An iron worker cutting a hole in the roof of a warehouse under construction near 2100 South and 4250 West set the building on fire. The fire broke out at about 11:15 a.m., and the flames spreading quickly across the roof generated massive amounts of black smoke that could be seen across the Salt Lake Valley. Firefighters were able to get the blaze under control in fairly short order, but those close to the situation think that the fire was entirely preventable and that the iron worker should not have been on the roof with his welding equipment.
The heat of the torch used by the worker or the flames set the roof membrane on fire, and the flames spread quickly because of the flammability of the membrane material. The membrane is petroleum based which generated very black smoke and that, coupled with high winds, caused the huge smoke plumes that spread across the valley.
Because the membrane material used to finish the roof is so flammable, contractors familiar with this type of construction say that a welder should not be on such a roof once the membrane is down. About 30 workers inside the building were evacuated safely and although dollar estimates for the damage are not yet available, firefighters indicated that the damage is significant and that repairs will be expensive.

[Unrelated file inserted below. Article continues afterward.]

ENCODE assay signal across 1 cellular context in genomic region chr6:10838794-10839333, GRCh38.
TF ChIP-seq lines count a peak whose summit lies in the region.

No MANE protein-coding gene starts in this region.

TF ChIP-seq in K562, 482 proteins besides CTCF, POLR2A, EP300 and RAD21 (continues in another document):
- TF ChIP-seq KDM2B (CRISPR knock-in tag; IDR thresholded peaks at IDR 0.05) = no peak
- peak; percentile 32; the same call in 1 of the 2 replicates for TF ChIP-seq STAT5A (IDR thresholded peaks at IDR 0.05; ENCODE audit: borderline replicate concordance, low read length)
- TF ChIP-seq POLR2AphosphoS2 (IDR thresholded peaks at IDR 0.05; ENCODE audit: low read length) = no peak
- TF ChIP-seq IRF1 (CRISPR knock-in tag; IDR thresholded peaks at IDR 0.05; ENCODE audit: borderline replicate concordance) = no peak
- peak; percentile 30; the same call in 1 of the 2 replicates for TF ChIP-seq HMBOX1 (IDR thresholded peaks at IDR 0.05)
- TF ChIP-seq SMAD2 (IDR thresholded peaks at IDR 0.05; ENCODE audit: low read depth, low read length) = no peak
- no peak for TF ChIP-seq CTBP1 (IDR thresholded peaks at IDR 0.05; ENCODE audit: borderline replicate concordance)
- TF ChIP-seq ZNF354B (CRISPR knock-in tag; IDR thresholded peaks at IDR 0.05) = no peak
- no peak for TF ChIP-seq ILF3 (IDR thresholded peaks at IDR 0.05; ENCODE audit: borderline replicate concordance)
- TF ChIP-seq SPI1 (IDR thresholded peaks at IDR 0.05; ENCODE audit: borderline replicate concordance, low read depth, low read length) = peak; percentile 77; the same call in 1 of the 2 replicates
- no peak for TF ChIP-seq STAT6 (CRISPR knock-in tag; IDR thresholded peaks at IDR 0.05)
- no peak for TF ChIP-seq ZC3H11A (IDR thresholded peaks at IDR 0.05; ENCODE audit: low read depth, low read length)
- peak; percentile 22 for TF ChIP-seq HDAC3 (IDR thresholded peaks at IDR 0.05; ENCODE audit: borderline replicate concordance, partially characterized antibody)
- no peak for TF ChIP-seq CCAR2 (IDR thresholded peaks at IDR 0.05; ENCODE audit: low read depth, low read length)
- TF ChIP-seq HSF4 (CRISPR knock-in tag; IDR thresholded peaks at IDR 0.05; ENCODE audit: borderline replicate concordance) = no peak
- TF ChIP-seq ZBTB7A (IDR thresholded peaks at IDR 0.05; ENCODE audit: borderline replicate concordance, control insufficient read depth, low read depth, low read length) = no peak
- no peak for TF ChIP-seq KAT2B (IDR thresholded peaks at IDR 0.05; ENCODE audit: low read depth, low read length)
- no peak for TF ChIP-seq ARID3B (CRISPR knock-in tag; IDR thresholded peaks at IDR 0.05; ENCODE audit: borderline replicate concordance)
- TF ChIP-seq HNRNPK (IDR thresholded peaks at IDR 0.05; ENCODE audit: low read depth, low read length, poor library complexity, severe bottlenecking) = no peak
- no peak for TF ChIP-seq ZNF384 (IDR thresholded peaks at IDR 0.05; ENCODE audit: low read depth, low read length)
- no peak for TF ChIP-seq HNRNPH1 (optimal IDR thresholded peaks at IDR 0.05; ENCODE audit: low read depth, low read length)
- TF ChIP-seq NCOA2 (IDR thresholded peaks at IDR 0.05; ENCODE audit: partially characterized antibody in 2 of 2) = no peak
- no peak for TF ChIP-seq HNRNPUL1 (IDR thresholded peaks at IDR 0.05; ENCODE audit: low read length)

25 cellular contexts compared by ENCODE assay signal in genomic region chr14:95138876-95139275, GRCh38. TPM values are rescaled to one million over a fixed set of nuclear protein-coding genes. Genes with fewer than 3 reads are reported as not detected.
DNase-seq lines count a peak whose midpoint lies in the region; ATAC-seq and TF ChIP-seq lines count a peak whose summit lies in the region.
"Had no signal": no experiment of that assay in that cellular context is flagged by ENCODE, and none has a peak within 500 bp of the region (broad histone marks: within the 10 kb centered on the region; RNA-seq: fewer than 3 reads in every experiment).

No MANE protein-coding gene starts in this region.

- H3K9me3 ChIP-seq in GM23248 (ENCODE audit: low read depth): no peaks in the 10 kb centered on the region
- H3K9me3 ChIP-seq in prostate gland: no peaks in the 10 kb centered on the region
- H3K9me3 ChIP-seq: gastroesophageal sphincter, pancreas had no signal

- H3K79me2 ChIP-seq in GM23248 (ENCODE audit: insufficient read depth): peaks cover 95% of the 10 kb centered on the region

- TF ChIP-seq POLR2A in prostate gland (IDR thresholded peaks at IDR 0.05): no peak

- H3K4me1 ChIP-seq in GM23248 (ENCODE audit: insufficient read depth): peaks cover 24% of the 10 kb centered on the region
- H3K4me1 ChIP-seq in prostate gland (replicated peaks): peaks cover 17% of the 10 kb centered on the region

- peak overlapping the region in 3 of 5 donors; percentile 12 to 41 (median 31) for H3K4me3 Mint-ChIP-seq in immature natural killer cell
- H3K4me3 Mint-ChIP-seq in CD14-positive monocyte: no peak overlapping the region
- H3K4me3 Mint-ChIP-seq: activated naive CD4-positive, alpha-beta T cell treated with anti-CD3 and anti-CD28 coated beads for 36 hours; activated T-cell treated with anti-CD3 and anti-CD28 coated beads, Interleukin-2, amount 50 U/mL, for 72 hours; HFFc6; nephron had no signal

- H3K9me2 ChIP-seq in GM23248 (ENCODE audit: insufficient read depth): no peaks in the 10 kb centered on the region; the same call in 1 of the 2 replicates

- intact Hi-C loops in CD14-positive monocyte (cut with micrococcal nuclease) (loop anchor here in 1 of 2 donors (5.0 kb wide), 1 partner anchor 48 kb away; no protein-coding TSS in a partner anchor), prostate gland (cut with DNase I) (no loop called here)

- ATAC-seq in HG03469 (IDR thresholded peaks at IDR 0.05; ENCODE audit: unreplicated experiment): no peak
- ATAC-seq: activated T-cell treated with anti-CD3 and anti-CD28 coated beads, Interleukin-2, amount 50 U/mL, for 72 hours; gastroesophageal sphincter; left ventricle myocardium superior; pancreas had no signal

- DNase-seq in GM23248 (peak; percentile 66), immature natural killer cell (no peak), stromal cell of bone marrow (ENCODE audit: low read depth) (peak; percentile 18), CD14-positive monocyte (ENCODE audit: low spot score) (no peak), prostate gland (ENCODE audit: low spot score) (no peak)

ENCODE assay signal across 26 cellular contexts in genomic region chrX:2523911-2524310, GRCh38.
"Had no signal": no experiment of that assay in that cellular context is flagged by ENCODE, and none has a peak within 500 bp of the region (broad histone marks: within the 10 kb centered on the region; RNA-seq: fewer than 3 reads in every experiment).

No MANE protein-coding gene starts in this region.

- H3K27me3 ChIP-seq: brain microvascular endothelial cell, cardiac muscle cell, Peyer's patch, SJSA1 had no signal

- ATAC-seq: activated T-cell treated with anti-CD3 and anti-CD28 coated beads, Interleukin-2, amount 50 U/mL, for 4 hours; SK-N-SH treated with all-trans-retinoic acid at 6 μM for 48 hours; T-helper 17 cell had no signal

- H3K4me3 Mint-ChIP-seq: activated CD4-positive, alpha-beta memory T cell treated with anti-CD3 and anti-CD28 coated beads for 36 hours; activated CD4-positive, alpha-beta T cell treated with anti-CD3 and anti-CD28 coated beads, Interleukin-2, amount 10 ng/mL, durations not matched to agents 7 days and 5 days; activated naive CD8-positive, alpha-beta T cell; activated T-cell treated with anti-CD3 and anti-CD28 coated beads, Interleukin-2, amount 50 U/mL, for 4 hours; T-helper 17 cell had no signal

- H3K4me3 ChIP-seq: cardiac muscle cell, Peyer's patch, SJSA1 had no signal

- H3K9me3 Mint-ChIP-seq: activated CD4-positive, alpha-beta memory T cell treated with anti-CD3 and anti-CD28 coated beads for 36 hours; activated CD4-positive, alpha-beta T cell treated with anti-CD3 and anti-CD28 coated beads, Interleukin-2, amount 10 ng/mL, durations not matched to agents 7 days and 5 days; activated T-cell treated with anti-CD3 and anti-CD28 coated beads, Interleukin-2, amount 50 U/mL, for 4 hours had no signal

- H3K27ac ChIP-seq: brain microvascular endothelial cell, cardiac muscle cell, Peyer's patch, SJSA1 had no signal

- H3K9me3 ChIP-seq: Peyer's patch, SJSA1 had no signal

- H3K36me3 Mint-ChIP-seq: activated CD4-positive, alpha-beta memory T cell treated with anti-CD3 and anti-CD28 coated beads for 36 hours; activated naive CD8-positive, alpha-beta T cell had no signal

Bret Hanna of Wrona DuBois in Utah, focuses exclusively on litigating plaintiffs’ medical malpractice and catastrophic personal injury cases. He has represented clients in state and federal courts, in mediations, and in administrative proceedings in Michigan and Utah since 1991.